The New York Times released its first quarter financial results on Thursday -- and they weren't terribly pretty. Earnings per share fell 50 percent, from $0.08 per share to $0.04. Adjusted earnings per share fared worse, falling to $0.02 per share for the quarter compared to $0.11 last year. Operating profit -- $31.1 million -- fell 41 percent compared to 2010's first quarter ($52.7 million). Net income fell 57.6 percent to $5.4 million, compared with $12.8 million a year ago. The results led chief Janet Robinson to explain that the Times is still attempting 
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iFive: Netflix Gets Mad Men, Nyt Defends Paywall, Toyota Pulls iPhone Jailbreak Ads, Congress Vs FCC, Teens Love iPhones

1. As if to remind us that the world of TV is changing incredibly fast, Netflix has signed a deal with Lions Gate Entertainment to bring all the Mad Men archive shows to the digital online channel. The show is highly acclaimed and Netflix is reported to be paying around $1 million per episode--meaning it fully expects to recoup more than that from subscriptions and ads (curiously fitting given the show's setting!). Expect more and bigger deals like this soon.

2. Arthur Sulzberger has stepped forward to say the estimate of $40 million in costs for the New York Times paywall is "vastly wrong" and the real amount was "much less." He was evasive about how much it did cost, however, and denied media reports the Nyt's pay model was too complex--noting that it was young and there was time to adjust it. CEO Janet Robinson simultaneously denied the paywall was being made to
See full article at Fast Company »

Arthur Sulzberger's Nyt Paywall Defense

The New York Times' new plan to charge online readers is no more complex than the print system, the newspaper's publisher insisted at a Columbia University journalism school event. Nick Summers on Sulzberger's testy appearance.

Arthur Sulzberger was getting irritated. The New York Times publisher was on the dais at Columbia University on Tuesday night, fielding questions about the newspaper's new plan to charge its readers online.

Related story on The Daily Beast: Google Flips Off Wall Street

There was confusion about how much the pay meter costs, a Columbia dean, Bill Grueskin, noted. The website plus a smartphone costs $15; use an iPad and it's $20; use all three for $35; or just choose any print subscription. Could readers be forgiven for feeling the system was overly complex?

"Let's talk about complexity," Sulzberger said. "I don't know how to break this to you, but if you want to get home delivery of the Times in print-look,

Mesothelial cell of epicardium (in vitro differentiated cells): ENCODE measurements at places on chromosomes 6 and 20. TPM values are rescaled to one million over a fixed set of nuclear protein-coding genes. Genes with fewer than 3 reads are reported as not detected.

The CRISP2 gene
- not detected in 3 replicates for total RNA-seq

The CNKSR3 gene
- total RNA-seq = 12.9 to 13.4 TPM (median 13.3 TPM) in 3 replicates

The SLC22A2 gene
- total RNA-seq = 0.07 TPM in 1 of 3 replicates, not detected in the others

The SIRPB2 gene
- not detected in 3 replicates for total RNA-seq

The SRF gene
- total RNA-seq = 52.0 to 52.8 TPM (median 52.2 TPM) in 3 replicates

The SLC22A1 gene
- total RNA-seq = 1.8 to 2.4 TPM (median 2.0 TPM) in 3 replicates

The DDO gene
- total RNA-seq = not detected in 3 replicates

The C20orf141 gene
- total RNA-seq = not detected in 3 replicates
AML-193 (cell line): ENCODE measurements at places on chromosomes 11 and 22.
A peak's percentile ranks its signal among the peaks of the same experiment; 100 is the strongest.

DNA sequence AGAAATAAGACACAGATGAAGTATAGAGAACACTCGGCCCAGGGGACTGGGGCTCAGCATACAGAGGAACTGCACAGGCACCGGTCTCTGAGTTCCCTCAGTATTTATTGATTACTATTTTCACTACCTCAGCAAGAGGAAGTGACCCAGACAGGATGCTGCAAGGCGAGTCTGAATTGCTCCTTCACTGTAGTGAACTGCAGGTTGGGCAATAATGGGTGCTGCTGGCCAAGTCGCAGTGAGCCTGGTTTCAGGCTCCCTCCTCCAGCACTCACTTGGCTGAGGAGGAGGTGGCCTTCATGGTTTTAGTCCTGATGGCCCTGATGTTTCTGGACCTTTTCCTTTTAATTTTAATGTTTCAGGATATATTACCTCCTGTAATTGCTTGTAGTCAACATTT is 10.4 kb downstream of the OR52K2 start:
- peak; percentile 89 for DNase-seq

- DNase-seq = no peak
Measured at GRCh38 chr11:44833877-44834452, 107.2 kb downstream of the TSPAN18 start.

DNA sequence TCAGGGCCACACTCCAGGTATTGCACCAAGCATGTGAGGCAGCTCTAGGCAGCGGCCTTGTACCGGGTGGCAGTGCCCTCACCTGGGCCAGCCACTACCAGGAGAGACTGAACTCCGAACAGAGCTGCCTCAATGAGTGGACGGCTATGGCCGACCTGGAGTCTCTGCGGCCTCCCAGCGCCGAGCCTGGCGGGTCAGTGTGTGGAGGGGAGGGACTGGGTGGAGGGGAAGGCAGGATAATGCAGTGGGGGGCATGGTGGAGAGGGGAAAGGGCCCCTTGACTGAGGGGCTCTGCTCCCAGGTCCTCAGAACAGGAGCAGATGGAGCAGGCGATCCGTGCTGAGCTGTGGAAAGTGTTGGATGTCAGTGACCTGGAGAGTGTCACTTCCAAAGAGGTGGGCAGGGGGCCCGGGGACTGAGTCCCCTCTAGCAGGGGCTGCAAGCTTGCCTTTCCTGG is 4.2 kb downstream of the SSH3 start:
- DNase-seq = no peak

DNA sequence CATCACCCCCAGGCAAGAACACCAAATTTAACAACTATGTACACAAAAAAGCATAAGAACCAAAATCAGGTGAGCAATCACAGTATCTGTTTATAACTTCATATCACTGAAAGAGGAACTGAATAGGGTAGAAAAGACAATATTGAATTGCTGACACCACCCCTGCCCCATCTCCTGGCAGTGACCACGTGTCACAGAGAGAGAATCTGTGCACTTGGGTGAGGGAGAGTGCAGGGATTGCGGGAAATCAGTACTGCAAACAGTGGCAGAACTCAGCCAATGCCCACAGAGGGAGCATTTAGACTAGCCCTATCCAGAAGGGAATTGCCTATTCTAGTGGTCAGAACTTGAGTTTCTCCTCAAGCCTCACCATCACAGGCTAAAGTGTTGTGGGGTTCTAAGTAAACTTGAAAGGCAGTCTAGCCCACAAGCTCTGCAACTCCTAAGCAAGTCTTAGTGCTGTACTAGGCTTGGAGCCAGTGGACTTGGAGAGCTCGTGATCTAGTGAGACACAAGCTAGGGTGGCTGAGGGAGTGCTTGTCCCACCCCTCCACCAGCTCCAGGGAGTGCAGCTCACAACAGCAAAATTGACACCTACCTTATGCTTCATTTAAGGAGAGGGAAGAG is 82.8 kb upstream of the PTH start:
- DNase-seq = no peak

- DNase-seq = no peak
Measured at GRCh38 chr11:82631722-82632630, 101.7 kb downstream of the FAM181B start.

See full article at The Daily Beast »

New York Times Cut CEO's Pay 8 Percent in 2010

  • The Wrap
The New York Times Co. trimmed CEO Janet Robinson's pay package last year as a prolonged revenue slump eroded the newspaper publisher's market value. Robinson's compensation in 2010 totaled $4.48 million, an 8 percent drop from $4.86 million in the prior year, based on The Associated Press' analysis of data filed with regulators on Friday. The decline stemmed from a drop in the value of restricted stock and stock options granted to Robinson in 2010. Combined, those awards were valued at nearly $1.1 million on the days they were granted, down 35
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NY Times Paywall Enters 'Final Testing Phase,' Will 'Launch Shortly'

  • The Wrap
The New York Times announced on Wednesday that its long-awaited paywall is almost here. "The pay model for NYTimes.com is in the final testing phase, and we expect it will launch shortly," Janet Robinson, president and chief executive of the Times Company, said in a statement released ahead of a scheduled presentation at the Morgan Stanley Technology, Media & Telecom Conference. Still, no word on pricing, which Robinson and co. had promised closer to the launch. The Times first announced plans for the "metered model" in January 2010. The company has never
See full article at The Wrap »

Nyt Working With Google to Prevent Paywall Abuse

  • The Wrap
As has become their custom, New York Times Company executives made an appearance at a media conference on Tuesday to discuss their business -- specifically their flagship newspaper’s online paywall planned for early 2011 -- without revealing what they plan to charge for access, or virtually anything else about their plans, for that matter. The Times has yet to announce a launch date, or even month, for the highly-anticipated paywall. "It'll be sometime in the first quarter of next year," Times CEO Janet Robinson said at the Ubs investor conference, according to
See full article at The Wrap »

New York Times Still Looking to Sell Stake in Boston Red Sox

  • The Wrap
New York Times Co. chief executive Janet Robinson updated attendees at the Reuters Global Media Summit on the company’s progress in trying to sell its stake in the Boston Red Sox. "It continues to be for sale," Robinson said on Tuesday. "We are continuing to talk to a variety of prospective buyers, large and small." In April, the Times – which also owns the Boston Globe -- said it would explore a sale of its 16.6 percent ownership in New England Sports Ventures, which owns the Red Sox. The company paid an
See full article at The Wrap »